Art Equates Life in Intrepid’s Rambunctious ‘I Hate Hamlet’

Casting Andrew Rally as Hamlet is like asking a second-year med student to consult on a cerebrospinal bypass, whatever that is. Just as surgery is totally out of that kid’s league, Hamlet is verboten for this 28-year-old TV itinerant, whose hit series has just been canceled and whose medium is worlds apart from the legitimate stage. But in I Hate Hamlet, Intrepid Shakespeare Company’s current entry, playwright Paul Rudnick seems to assert that everything happens for a reason – ergo, Andrew “happens” to rent the iconic John Barrymore’s old place as he sets about to play the Prince of Denmark (a role for which the real-life Barrymore gained colossal fame) at a summerfest in New York’s Central Park.

The set-up becomes obvious when Andrew’s flaky real estate broker claims she can speak to the dead – the ghost of Barrymore, in life a legendary drinker and king of the sheets, will soon materialize, interjecting himself into Andrew’s training for one of the greatest roles in English literature. For some, Rudnick might show a tendency to back into his characters, and he’s rubber-stamped the bejesus out of the Barrymore clan’s troubled scion – but he’s got a lot of spirited dialogue to go with it all, and he has three veteran San Diego theater guys to help fuel this rambunctious dramedy.

Andrew Rally (Francis Gercke, left) weighs John Barrymore's (Ruff Yeager) wise counsel. Photo by Daren Scott.

Andrew Rally (Francis Gercke, left) weighs John Barrymore’s (Ruff Yeager) wise counsel. Photo by Daren Scott.

Andrew’s debut as Hamlet is an unmitigated flop, of course, which only goes to support his own observation about artistic integrity – he freely admits, to John and everybody else, that he doesn’t have the chops for the part and comes from the wrong side of the acting tracks in any case (as the star of soap opera Jim Corman, M.D., he knows he was out of his element from the beginning). Add his ravishing girlfriend Dierdre’s iron grip on her chastity and his initial misgivings about the apartment, and Andrew’s summer isn’t shaping up as the season it should be. Only when a Hollywood buddy offers him a role in a pilot (and an astronomical salary to boot) does Andrew push back – the situation forces him to choose between the prospect of money and fame and a life with Shakespeare, whom Dierdre adores.

Artistic honesty wins out, and Rudnick’s clever subplots get him to that point. Barrymore (Ruff Yeager) unexpectedly finds himself reunited with long-ago conquest Lillian Troy (Dagmar Fields), Andrew’s agent, replete with a life of her own (“Don’t ask me about ideas; I am German”). Dierdre (Brooke McCormick Paul) winds up playing the crazoid Ophelia in Andrew’s show. Idiot Hollywood gadabout Gary (Tom Stephenson) wouldn’t know theater if it bit him in the script (“You don’t do art; you buy it”).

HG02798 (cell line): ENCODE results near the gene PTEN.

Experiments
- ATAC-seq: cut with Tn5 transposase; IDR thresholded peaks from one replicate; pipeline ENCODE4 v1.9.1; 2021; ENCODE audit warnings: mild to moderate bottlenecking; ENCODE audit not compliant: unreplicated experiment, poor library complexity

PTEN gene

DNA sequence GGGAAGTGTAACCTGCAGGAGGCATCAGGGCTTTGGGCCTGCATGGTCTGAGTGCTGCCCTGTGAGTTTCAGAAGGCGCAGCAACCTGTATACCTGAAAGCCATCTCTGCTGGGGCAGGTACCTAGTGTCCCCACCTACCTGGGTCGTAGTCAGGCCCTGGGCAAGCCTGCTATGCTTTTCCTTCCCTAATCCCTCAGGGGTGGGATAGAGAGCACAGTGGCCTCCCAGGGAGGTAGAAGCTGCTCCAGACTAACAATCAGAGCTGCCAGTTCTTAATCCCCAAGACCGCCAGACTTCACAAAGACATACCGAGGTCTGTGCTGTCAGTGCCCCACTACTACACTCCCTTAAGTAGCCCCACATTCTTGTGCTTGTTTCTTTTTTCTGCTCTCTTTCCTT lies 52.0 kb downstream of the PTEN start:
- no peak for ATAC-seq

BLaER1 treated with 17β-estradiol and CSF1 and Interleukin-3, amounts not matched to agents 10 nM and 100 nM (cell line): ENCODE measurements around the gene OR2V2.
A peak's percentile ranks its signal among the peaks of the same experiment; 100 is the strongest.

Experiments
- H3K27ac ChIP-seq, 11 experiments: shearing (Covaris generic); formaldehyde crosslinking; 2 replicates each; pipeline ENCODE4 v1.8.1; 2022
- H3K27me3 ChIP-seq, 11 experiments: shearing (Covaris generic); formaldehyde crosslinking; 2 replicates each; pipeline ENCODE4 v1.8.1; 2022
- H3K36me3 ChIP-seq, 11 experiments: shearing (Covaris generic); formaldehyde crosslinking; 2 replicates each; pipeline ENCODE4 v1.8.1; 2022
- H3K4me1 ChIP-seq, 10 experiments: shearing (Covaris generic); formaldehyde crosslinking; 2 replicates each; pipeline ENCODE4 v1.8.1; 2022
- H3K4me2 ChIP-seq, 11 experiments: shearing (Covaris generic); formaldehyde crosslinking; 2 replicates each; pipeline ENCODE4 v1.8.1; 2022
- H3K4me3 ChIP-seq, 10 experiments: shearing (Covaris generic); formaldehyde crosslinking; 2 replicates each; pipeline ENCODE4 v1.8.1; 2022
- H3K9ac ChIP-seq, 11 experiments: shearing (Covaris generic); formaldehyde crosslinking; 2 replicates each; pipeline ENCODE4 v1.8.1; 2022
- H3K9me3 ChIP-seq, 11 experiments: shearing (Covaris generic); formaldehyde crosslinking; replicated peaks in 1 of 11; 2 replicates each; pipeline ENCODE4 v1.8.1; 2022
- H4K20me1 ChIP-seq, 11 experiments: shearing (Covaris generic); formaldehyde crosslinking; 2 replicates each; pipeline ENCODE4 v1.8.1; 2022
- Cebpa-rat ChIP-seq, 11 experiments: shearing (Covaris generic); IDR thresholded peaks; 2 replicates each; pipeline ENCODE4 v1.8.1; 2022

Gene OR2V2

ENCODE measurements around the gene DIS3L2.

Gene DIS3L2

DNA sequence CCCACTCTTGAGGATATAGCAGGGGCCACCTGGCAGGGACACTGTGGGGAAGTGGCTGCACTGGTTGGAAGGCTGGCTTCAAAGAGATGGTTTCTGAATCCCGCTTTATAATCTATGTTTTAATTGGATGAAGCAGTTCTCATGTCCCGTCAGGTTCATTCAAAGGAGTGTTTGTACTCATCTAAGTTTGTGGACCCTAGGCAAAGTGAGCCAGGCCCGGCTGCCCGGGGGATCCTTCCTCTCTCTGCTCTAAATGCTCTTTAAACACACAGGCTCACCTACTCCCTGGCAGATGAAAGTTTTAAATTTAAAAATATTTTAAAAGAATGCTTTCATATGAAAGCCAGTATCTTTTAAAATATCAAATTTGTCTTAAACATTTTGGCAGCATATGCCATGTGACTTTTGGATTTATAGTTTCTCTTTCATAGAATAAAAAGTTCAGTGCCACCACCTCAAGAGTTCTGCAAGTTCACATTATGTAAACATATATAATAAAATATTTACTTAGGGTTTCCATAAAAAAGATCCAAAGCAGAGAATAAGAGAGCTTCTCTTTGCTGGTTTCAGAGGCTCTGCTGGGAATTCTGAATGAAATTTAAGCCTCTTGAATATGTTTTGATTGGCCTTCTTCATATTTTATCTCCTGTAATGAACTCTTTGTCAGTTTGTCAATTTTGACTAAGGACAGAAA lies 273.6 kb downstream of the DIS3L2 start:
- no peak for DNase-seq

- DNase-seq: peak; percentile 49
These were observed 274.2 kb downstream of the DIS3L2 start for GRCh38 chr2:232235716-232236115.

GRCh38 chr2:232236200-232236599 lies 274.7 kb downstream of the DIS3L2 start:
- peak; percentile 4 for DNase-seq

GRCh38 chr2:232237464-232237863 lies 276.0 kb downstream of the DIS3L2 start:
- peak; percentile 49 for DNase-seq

John Barrymore made a career out of playing Hamlet, as this image from 1922 reflects. Public domain photo.

John Barrymore made a career out of playing Hamlet, as this image from 1922 reflects. Public domain photo.

The flip side is brought to bear as well. Ditzy broker Felicia Dantine (Gerilyn Brault) sets this whole thing in motion, her confabs with the departed fueling Barrymore’s apparition – but do we really need something as schlocky as a séance (one never reintroduced to boot) to create him? “There are more things in heaven and earth,” Hamlet tells his friend Horatio in the Shakespeare play, “than are dreamt of in your philosophy”; accordingly, Rudnick could have taken the appropriate cue and let Barrymore revisit us on his own, setting the stage for a much more nuanced character.

In any case, it was great to see Francis Gercke for the first time in what seems (at least to me) like an Elizabethan epoch. His Andrew is clever, confounded and spontaneous, and he underplays the final scenes to perfection (watch his face when Barrymore hilariously assures him that one day, “You will play indoors”). And do enjoy Stephenson’s Gary – such vapidness we haven’t seen since the younger Bush’s White House.

The unedited Hamlet is actually a little over five hours long in performance, and it’s a cinch Rudnick didn’t have that kind of Herculean task in mind for the displaced Andrew. Director Christopher Williams and his tech crew clearly understand that, helping create a kind of object lesson about art as agent rather than vehicle. It’s funny, it’s self-assured and, as the summer Shakespeare seasons gear up, it’s about time.

This review is based on the opening-night performance of June 29. I Hate Hamlet runs through July 19 at the San Dieguito Academy Performing Arts Center, 800 Santa Fe Drive in Encinitas. $25-$35. 760-652-5011,


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